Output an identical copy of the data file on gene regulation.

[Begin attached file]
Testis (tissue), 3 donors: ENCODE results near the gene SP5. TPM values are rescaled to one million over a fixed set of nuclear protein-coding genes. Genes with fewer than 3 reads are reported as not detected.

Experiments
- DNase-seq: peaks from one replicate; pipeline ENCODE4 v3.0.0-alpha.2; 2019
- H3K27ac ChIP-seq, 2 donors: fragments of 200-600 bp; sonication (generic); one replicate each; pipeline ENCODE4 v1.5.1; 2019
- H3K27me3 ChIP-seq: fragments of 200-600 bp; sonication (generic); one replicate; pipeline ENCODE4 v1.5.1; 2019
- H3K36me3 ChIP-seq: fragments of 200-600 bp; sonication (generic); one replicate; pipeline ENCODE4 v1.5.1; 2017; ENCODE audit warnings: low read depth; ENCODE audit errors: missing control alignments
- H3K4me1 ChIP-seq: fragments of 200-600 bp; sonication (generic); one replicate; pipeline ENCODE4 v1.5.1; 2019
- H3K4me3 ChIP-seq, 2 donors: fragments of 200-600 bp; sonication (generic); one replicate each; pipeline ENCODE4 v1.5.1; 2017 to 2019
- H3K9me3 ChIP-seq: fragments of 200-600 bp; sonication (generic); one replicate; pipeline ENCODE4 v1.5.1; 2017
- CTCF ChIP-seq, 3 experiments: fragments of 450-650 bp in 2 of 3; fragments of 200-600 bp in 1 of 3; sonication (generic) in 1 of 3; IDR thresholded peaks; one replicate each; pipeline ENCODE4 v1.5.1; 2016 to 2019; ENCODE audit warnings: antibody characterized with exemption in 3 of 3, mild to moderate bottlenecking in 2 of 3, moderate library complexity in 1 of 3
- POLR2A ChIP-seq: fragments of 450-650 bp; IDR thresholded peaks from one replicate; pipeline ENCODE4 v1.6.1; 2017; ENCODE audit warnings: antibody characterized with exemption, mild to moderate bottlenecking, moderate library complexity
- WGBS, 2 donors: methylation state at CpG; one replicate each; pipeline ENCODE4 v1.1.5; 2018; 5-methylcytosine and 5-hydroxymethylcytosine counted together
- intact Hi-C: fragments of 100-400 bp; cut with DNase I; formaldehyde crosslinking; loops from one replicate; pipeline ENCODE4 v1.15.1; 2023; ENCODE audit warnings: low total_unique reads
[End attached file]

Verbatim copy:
Testis (tissue), 3 donors: ENCODE results near the gene SP5. TPM values are rescaled to one million over a fixed set of nuclear protein-coding genes. Genes with fewer than 3 reads are reported as not detected.

Experiments
- DNase-seq: peaks from one replicate; pipeline ENCODE4 v3.0.0-alpha.2; 2019
- H3K27ac ChIP-seq, 2 donors: fragments of 200-600 bp; sonication (generic); one replicate each; pipeline ENCODE4 v1.5.1; 2019
- H3K27me3 ChIP-seq: fragments of 200-600 bp; sonication (generic); one replicate; pipeline ENCODE4 v1.5.1; 2019
- H3K36me3 ChIP-seq: fragments of 200-600 bp; sonication (generic); one replicate; pipeline ENCODE4 v1.5.1; 2017; ENCODE audit warnings: low read depth; ENCODE audit errors: missing control alignments
- H3K4me1 ChIP-seq: fragments of 200-600 bp; sonication (generic); one replicate; pipeline ENCODE4 v1.5.1; 2019
- H3K4me3 ChIP-seq, 2 donors: fragments of 200-600 bp; sonication (generic); one replicate each; pipeline ENCODE4 v1.5.1; 2017 to 2019
- H3K9me3 ChIP-seq: fragments of 200-600 bp; sonication (generic); one replicate; pipeline ENCODE4 v1.5.1; 2017
- CTCF ChIP-seq, 3 experiments: fragments of 450-650 bp in 2 of 3; fragments of 200-600 bp in 1 of 3; sonication (generic) in 1 of 3; IDR thresholded peaks; one replicate each; pipeline ENCODE4 v1.5.1; 2016 to 2019; ENCODE audit warnings: antibody characterized with exemption in 3 of 3, mild to moderate bottlenecking in 2 of 3, moderate library complexity in 1 of 3
- POLR2A ChIP-seq: fragments of 450-650 bp; IDR thresholded peaks from one replicate; pipeline ENCODE4 v1.6.1; 2017; ENCODE audit warnings: antibody characterized with exemption, mild to moderate bottlenecking, moderate library complexity
- WGBS, 2 donors: methylation state at CpG; one replicate each; pipeline ENCODE4 v1.1.5; 2018; 5-methylcytosine and 5-hydroxymethylcytosine counted together
- intact Hi-C: fragments of 100-400 bp; cut with DNase I; formaldehyde crosslinking; loops from one replicate; pipeline ENCODE4 v1.15.1; 2023; ENCODE audit warnings: low total_unique reads